Ask anyone whether they want to be blunt or sharp and the answer is fairly obvious. Blunt conjures up slow, inefficient and collateral damage. Sharp manifests intelligent, SMART, fast, efficacious.
When we look at education, it is not always evident that sharp tools are preferred. If we look to health we see a distinct evolution.
Way back when, if you had to have an amputation, alcohol was generally used to numb the senses rather than disinfect the wound. The saw may have been sharpened. Splints and cloth were used to stem the flow. If you had an illness, the doctor would have called for leeches.
Later arrived the scalpel. More precision, less damage. Wounds were stitched and dressed and infections prevented as best they could. With x-rays and antibiotics, the pace of improvement accelerated.
And now we have keyhole surgery performed by robots to reduce human error and Nano implants, both of which minimise invasion. Sharp, precise tools indeed.
In the future we are already looking at Nanobots injected into the bloodstream capable of repair and even fighting malign cells.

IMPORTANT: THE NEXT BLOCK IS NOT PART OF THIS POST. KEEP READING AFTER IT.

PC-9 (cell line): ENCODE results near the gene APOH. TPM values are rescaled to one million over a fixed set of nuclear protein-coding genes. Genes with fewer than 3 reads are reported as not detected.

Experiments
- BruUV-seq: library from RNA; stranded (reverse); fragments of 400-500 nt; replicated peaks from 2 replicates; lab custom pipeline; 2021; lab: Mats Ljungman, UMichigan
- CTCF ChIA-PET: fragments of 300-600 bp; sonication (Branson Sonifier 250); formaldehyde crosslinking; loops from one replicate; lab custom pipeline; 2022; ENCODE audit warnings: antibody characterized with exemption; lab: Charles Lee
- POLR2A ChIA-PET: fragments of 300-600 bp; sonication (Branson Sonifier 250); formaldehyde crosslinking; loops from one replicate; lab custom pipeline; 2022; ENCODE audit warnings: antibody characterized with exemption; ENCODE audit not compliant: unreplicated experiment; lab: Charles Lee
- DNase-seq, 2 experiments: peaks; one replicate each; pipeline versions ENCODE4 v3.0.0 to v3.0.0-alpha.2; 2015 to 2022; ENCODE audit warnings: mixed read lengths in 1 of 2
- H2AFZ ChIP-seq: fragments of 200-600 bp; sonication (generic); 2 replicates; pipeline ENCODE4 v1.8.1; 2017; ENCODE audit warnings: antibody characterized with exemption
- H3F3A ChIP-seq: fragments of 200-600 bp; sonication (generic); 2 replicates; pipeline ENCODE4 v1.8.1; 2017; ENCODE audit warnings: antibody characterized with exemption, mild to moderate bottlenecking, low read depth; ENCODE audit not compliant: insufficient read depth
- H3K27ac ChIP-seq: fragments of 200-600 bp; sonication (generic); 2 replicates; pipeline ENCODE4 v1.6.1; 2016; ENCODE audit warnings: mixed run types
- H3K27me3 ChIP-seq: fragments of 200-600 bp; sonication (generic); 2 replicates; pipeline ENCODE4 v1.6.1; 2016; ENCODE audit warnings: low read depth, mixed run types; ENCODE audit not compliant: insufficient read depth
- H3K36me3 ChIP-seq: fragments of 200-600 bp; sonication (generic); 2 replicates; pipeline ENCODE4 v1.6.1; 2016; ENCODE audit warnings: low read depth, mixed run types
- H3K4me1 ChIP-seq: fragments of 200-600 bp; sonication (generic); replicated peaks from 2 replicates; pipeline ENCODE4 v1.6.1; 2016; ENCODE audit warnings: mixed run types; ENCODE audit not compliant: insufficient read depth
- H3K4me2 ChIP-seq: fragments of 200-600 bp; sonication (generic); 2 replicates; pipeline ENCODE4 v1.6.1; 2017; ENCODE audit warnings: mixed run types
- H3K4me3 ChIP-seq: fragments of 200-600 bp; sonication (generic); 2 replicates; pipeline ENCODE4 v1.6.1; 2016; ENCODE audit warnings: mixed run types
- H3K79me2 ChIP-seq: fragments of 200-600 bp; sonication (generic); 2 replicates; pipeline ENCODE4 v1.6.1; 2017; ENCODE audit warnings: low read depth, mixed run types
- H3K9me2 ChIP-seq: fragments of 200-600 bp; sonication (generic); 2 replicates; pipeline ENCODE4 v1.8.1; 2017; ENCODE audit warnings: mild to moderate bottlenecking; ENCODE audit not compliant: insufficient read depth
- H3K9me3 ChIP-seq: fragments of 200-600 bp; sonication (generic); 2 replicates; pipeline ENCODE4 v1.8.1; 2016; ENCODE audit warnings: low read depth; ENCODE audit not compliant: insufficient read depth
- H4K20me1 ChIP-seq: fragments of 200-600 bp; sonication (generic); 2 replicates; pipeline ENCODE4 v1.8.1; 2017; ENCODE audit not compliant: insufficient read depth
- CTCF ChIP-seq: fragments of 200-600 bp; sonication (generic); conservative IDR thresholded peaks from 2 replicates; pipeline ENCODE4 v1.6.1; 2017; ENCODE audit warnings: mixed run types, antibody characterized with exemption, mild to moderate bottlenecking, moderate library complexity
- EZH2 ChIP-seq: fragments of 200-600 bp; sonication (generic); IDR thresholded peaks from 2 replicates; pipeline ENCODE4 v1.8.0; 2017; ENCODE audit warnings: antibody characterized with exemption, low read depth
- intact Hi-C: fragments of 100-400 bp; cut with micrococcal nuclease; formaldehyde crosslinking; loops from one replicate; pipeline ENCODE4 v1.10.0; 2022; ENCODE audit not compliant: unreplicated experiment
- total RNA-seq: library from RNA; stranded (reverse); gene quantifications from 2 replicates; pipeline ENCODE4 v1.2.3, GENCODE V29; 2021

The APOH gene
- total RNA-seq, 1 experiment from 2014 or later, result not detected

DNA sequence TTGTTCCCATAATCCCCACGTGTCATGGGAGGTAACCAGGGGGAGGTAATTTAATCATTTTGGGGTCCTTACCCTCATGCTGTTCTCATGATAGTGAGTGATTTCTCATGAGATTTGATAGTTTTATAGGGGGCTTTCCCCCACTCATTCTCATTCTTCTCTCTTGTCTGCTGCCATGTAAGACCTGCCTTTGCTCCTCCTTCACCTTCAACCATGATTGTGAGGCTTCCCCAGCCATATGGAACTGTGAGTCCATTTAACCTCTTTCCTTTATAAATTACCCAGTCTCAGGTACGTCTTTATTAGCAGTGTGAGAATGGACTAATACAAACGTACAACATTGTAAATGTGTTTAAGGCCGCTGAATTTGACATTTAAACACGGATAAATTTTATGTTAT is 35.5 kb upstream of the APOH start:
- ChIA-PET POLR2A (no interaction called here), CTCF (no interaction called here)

Here, evolution has been much more complex. Are we treating the individual, the school or the system?
We know the quality of teachers is fundamentally important, but is that best achieved by early exposure to classrooms or development of competency in pedagogy?
Literacy rates have improved from 14% literate in 1900 to 14% non-literate by 2000. Great progress, but still we aim to reduce it further.
And therein lies just one problem for education. Whilst health can target longevity and destroying illness, in education, we have multifaceted outcome measures from STEM to emotional literacy and employability to inner resilience. The last few years have brought calls for education to address climate change, obesity, wellness and more rigorous standards.
What works in lab tests and RCTs (randomly controlled trials) may only be a small part of a larger picture. It may not scale up when it lacks the forensic attention or may struggle in “messy” situations, such as a fast moving school.
Even when they are successful, many medicines once over-prescribed can struggle for traction once they are over-prescribed.
Below lies the beginnings of a speculative list. There aren’t definite answers yet as empirical evidence remains painfully thin on the ground:
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